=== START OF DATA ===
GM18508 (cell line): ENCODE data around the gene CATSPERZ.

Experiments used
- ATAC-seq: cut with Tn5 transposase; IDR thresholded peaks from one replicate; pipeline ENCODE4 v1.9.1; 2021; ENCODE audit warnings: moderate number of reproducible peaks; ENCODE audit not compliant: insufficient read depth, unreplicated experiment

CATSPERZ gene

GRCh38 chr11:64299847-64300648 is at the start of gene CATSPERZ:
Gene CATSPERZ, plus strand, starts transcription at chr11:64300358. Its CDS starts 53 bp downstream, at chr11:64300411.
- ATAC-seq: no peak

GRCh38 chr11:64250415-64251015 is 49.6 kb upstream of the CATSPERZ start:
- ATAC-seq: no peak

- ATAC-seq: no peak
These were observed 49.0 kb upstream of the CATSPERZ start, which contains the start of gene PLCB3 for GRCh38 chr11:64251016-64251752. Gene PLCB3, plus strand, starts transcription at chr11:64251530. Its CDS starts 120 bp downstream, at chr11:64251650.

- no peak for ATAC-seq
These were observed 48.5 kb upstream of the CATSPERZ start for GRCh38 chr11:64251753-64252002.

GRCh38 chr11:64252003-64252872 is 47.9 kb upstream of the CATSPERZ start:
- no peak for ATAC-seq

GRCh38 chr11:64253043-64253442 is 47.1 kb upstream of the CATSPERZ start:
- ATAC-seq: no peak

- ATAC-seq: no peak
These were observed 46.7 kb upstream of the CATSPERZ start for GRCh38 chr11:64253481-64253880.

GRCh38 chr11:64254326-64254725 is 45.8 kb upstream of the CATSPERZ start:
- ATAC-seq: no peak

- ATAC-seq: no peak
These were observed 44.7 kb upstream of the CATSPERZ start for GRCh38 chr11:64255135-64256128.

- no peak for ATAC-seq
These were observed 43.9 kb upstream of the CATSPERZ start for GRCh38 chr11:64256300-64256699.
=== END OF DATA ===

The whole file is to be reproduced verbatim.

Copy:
GM18508 (cell line): ENCODE data around the gene CATSPERZ.

Experiments used
- ATAC-seq: cut with Tn5 transposase; IDR thresholded peaks from one replicate; pipeline ENCODE4 v1.9.1; 2021; ENCODE audit warnings: moderate number of reproducible peaks; ENCODE audit not compliant: insufficient read depth, unreplicated experiment

CATSPERZ gene

GRCh38 chr11:64299847-64300648 is at the start of gene CATSPERZ:
Gene CATSPERZ, plus strand, starts transcription at chr11:64300358. Its CDS starts 53 bp downstream, at chr11:64300411.
- ATAC-seq: no peak

GRCh38 chr11:64250415-64251015 is 49.6 kb upstream of the CATSPERZ start:
- ATAC-seq: no peak

- ATAC-seq: no peak
These were observed 49.0 kb upstream of the CATSPERZ start, which contains the start of gene PLCB3 for GRCh38 chr11:64251016-64251752. Gene PLCB3, plus strand, starts transcription at chr11:64251530. Its CDS starts 120 bp downstream, at chr11:64251650.

- no peak for ATAC-seq
These were observed 48.5 kb upstream of the CATSPERZ start for GRCh38 chr11:64251753-64252002.

GRCh38 chr11:64252003-64252872 is 47.9 kb upstream of the CATSPERZ start:
- no peak for ATAC-seq

GRCh38 chr11:64253043-64253442 is 47.1 kb upstream of the CATSPERZ start:
- ATAC-seq: no peak

- ATAC-seq: no peak
These were observed 46.7 kb upstream of the CATSPERZ start for GRCh38 chr11:64253481-64253880.

GRCh38 chr11:64254326-64254725 is 45.8 kb upstream of the CATSPERZ start:
- ATAC-seq: no peak

- ATAC-seq: no peak
These were observed 44.7 kb upstream of the CATSPERZ start for GRCh38 chr11:64255135-64256128.

- no peak for ATAC-seq
These were observed 43.9 kb upstream of the CATSPERZ start for GRCh38 chr11:64256300-64256699.